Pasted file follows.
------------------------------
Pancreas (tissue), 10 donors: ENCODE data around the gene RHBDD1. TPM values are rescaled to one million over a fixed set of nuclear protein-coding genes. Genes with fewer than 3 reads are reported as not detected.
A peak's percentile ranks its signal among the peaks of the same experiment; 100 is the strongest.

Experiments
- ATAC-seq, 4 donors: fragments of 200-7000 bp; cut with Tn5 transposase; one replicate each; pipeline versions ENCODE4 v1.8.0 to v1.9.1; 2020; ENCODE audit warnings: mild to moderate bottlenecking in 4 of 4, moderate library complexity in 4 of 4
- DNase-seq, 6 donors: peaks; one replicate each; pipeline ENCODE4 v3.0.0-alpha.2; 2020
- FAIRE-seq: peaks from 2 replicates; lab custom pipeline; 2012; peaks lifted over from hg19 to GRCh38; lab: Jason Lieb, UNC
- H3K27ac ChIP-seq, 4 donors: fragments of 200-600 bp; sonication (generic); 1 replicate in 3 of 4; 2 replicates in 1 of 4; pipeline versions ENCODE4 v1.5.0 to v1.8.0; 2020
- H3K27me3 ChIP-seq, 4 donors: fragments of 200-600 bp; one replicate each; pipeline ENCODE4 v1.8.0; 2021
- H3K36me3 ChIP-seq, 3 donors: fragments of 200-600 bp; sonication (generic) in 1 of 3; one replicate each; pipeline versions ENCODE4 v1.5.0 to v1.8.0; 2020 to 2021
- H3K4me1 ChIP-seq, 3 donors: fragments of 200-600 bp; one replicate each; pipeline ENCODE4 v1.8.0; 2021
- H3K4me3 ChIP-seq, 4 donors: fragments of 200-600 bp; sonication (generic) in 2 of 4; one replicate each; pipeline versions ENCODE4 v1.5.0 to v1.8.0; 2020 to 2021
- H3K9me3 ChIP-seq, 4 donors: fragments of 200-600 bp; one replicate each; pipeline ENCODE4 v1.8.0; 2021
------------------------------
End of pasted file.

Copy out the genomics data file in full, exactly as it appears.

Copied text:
Pancreas (tissue), 10 donors: ENCODE data around the gene RHBDD1. TPM values are rescaled to one million over a fixed set of nuclear protein-coding genes. Genes with fewer than 3 reads are reported as not detected.
A peak's percentile ranks its signal among the peaks of the same experiment; 100 is the strongest.

Experiments
- ATAC-seq, 4 donors: fragments of 200-7000 bp; cut with Tn5 transposase; one replicate each; pipeline versions ENCODE4 v1.8.0 to v1.9.1; 2020; ENCODE audit warnings: mild to moderate bottlenecking in 4 of 4, moderate library complexity in 4 of 4
- DNase-seq, 6 donors: peaks; one replicate each; pipeline ENCODE4 v3.0.0-alpha.2; 2020
- FAIRE-seq: peaks from 2 replicates; lab custom pipeline; 2012; peaks lifted over from hg19 to GRCh38; lab: Jason Lieb, UNC
- H3K27ac ChIP-seq, 4 donors: fragments of 200-600 bp; sonication (generic); 1 replicate in 3 of 4; 2 replicates in 1 of 4; pipeline versions ENCODE4 v1.5.0 to v1.8.0; 2020
- H3K27me3 ChIP-seq, 4 donors: fragments of 200-600 bp; one replicate each; pipeline ENCODE4 v1.8.0; 2021
- H3K36me3 ChIP-seq, 3 donors: fragments of 200-600 bp; sonication (generic) in 1 of 3; one replicate each; pipeline versions ENCODE4 v1.5.0 to v1.8.0; 2020 to 2021
- H3K4me1 ChIP-seq, 3 donors: fragments of 200-600 bp; one replicate each; pipeline ENCODE4 v1.8.0; 2021
- H3K4me3 ChIP-seq, 4 donors: fragments of 200-600 bp; sonication (generic) in 2 of 4; one replicate each; pipeline versions ENCODE4 v1.5.0 to v1.8.0; 2020 to 2021
- H3K9me3 ChIP-seq, 4 donors: fragments of 200-600 bp; one replicate each; pipeline ENCODE4 v1.8.0; 2021